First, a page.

In disaster’s wake, BP doubles down on deepwater despite surging shale

By Jessica Resnick-Ault | THUNDER HORSE OIL PLATFORM, GULF OF MEXICO About 300 BP workers commute 150 miles here by helicopter, from the Louisiana coast to a deep-sea drilling platform that can produce more oil in a day than a West Texas rig can pump in a year. On the deck of Thunder Horse, they work two-week shifts, drink seawater from a desalination plant, and eat ribs and chicken ferried in by boat. On the ocean floor, robots provide remote eyes and arms as drills extract up to 265,000 barrels per day. “There’s a whole city below us,” said Jim Pearl, Marine Team Leader on the platform. This is just one of the four Gulf of Mexico platforms on which BP has staked its future in U.S. oil production. Seven years after its Deepwater Horizon explosion and oil spill, BP is betting tens of billions of dollars on the prospect that it can slash the costs of offshore drilling by half or more – just as shale oil producers have done onshore. The firm says it can do that while it continues to pay an estimated $61 billion in total costs and damages from the worst spill in history –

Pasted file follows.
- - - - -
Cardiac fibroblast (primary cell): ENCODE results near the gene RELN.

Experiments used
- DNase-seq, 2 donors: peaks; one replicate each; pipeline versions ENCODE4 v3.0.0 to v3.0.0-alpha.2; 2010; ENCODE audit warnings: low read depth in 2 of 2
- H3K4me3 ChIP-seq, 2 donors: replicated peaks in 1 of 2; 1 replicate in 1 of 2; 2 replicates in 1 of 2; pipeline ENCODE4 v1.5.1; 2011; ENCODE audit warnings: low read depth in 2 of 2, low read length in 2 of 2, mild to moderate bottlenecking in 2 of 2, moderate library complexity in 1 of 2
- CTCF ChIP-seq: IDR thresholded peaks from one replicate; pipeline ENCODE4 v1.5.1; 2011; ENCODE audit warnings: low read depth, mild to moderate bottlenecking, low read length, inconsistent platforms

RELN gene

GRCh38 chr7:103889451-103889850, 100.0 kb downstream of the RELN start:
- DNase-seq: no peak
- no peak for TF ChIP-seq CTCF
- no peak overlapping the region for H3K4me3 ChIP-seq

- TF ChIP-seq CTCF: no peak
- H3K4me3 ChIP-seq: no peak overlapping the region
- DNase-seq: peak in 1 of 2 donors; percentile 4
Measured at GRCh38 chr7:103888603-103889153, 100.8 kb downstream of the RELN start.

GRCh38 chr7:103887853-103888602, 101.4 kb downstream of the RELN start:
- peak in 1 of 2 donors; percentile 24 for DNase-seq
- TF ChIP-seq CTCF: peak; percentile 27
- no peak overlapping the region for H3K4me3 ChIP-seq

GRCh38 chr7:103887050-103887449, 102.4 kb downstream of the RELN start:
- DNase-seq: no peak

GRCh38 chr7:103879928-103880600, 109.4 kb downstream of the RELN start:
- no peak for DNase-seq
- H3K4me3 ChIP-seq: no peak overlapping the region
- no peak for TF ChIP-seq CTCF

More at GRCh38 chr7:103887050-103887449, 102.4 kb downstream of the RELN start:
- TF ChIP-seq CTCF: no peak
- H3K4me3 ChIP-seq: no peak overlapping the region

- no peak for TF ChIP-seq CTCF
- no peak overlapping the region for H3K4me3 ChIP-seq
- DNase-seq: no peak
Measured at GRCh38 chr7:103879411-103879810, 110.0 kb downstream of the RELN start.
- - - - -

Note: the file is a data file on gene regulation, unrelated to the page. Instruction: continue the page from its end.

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Source: CTRM Center

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